At Forestream Dental, Buffalo-area dentist Dr. Larry Evola uses dental bonding to correct small smile defects like:
- Stains or spots
- Small gaps between teeth
- Slightly crooked or misaligned teeth
- Cavities in front teeth
If your teeth are severely misaligned or crooked or you have missing teeth or large gaps, other procedures such as orthodontics or porcelain veneers may be the best solution. Bonding is a good procedure for repairing minor misalignment, and for covering small defects rather than larger ones.
What is Dental Bonding?
Dental bonding material is a tooth-colored resin substance similar in texture to putty. Dr. Evola can shape this resin very precisely to fill small chips, or to slightly reshape a tooth that's a bit out of alignment so that it looks straight and even.
During your complimentary consultation with Dr. Evola, he will evaluate any minor defects you have and let you know if tooth bonding is an appropriate solution. If you decide to go ahead with it, he will choose a shade that matches your natural teeth very closely. He could use it to fill a small gap between teeth by slightly enlarging each of those teeth towards the gap. Once completed there will be no visible line between your natural tooth and the bonding material.
Advantages of Dental Tooth Bonding
- It can be completed in one visit. It does not require any mold or impression to be made and is fast, painless and relatively inexpensive when compared to other cosmetic dental procedures.
- No anesthetic is required. After the bonding is shaped so that both you and Dr. Evola are pleased with it, he'll harden it with a special curing light, and it will then be part of your tooth.
Dental Bonding Compared to Porcelain
Dental bonding lacks the pearly sheen that dental porcelain has. Why? Porcelain and tooth enamel both allow light to enter them, and both have an underlying layer which reflects the light back out again. With porcelain, that layer is the dental cement holding the porcelain to the tooth. With tooth enamel that layer is the dentin, a yellowish solid layer beneath the enamel. Bonding is not translucent, so no light enters it or reflects back out from under it, and therefore it lacks the shiny quality of porcelain and enamel.
But bonding is white and matched to your teeth. So if you have one or two small areas to correct, no one will be able to tell the difference between tooth bonding and porcelain, except another dentist. If you have several areas that need to be corrected and they are all on the front teeth, porcelain veneers may be a better option for you. Buffalo area dentist Dr. Evola will discuss all of the options available to you when you come in for your complimentary consultation.
Who Is an Ideal Candidate for Dental Bonding?
Good candidates for dental bonding are people with minor cosmetic or structural issues impacting their teeth. It may be necessary to treat pre-existing issues, such as gum disease, in preparation for dental bonding, but this safe, effective, and minimally invasive treatment is suitable for anyone.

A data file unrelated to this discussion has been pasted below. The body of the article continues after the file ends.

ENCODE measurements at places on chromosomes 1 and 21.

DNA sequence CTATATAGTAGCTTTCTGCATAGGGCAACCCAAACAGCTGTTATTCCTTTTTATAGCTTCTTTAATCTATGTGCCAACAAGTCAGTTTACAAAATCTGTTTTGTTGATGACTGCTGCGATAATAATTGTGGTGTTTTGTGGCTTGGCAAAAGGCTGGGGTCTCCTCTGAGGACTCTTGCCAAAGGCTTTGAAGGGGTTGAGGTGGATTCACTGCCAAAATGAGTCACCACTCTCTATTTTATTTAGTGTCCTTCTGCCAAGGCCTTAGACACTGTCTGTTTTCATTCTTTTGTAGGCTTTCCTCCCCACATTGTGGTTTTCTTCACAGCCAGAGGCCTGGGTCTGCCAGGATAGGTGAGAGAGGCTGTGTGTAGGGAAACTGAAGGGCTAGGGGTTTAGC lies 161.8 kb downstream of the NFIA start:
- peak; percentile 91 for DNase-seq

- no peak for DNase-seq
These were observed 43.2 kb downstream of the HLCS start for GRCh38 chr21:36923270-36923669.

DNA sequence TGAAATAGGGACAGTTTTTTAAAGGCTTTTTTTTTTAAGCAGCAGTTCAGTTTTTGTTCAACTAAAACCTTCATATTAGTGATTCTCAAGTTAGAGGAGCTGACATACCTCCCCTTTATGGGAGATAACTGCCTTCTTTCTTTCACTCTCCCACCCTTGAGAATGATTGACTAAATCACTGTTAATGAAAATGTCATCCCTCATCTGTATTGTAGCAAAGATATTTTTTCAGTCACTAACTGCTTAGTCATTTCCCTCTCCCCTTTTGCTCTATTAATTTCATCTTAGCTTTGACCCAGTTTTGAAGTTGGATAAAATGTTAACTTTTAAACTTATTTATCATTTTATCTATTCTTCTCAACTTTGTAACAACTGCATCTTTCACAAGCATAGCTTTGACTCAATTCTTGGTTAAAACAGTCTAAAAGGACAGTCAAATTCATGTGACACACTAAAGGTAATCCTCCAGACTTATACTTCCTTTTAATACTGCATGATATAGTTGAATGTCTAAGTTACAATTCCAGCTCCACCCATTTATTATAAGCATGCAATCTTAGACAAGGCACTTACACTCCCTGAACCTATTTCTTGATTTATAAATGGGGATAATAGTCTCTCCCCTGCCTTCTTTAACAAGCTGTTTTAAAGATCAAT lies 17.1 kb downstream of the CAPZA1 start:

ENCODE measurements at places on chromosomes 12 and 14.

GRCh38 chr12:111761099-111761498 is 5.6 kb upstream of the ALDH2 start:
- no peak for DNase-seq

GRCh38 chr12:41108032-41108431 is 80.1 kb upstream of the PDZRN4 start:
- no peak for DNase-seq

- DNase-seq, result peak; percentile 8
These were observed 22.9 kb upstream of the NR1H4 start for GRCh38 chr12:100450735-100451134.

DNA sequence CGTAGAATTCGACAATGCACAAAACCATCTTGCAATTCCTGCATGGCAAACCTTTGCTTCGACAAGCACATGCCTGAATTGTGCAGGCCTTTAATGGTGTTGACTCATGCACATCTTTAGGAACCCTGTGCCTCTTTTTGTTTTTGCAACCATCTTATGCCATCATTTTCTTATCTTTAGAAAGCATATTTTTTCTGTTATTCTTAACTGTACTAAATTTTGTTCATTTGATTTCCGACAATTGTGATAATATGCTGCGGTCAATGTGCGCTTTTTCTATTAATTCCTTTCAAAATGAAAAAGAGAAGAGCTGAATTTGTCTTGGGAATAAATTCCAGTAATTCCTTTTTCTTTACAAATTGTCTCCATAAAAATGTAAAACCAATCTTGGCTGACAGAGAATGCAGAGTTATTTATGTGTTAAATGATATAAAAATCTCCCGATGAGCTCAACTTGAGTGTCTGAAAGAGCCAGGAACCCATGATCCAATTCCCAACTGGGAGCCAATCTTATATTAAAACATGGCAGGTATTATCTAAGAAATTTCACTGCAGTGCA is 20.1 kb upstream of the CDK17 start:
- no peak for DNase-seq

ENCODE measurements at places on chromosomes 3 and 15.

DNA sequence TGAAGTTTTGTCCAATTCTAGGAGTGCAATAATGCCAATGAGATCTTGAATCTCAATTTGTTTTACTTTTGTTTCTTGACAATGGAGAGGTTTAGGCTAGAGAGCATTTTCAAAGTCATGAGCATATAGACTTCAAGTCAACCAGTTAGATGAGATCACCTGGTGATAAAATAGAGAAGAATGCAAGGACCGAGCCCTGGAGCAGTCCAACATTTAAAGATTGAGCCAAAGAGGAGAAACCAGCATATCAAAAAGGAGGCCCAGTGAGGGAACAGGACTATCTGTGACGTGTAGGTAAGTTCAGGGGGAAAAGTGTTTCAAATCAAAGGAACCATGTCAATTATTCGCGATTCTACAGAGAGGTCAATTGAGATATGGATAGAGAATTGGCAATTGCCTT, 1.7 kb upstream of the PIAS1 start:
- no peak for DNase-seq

What is the Dental Bonding Procedure?
Tooth bonding is made of a composite resin that is placed on top of teeth in need of minor repair. It is applied in layers, with each one being hardened before the next is applied. Once a sufficient amount of resin has been placed on the tooth, it is shaped and polished to match those teeth it is adjacent to, allowing for a completely natural-looking smile.
The process typically takes around 30 to 60 minutes per tooth and, while it is not a painful procedure, patients having multiple teeth worked on may benefit from sedation. We will discuss this, along with all of the ways we strive to keep you comfortable during your tooth bonding consultation at our Depew office.
Recovery & Aftercare for Dental Bonding?
There is no aftercare required for dental bonding. While you may experience slight tooth sensitivity for a few days following your treatment, there is no recovery period with tooth bonding; you can resume all of your normal activities right away.
If you do experience sensitivity, using a toothpaste formulated for sensitive teeth can help. So too can OTC medications such as ibuprofen.
You care for teeth with bonding the same way you care for your natural teeth: brush after every meal, floss twice daily, visit our office every six months for cleanings. You will want to use a soft bristle toothbrush and to avoid toothpaste with abrasive ingredients such as charcoal or baking soda, as both of these things can damage bonding. Outside of that, dental bonding does not require any special care.
Will Dental Bonding Ruin My Teeth?
Not at all. In fact, it will do the exact opposite.
Dental bonding is used to repair teeth that are broken, irregularly sized or shaped, unevenly spaced, and more. It fixes teeth that have been “ruined” by trauma, severe decay, and bite irregularities. It is a safe, durable, and cost-effective dental restoration.
Are There Any Risks With Dental Bonding?
There are no risks with dental bonding. Safe, non-toxic, and effective, dental bonding is also easy to apply, allowing us to quickly correct any damage that may occur due to daily use and helping your smile remain bright and beautiful for years to come.
To learn more about dental bonding, visit our Frequently Asked Questions about Dental Bonding page.
You can also take a look at our Before and After photo gallery where you can see examples of dental bonding. Call or email us today to schedule an appointment or a complimentary consultation. We're conveniently located in the Buffalo area and serve the nearby areas of Lancaster, Amherst, Orchard Park and Williamsville communities.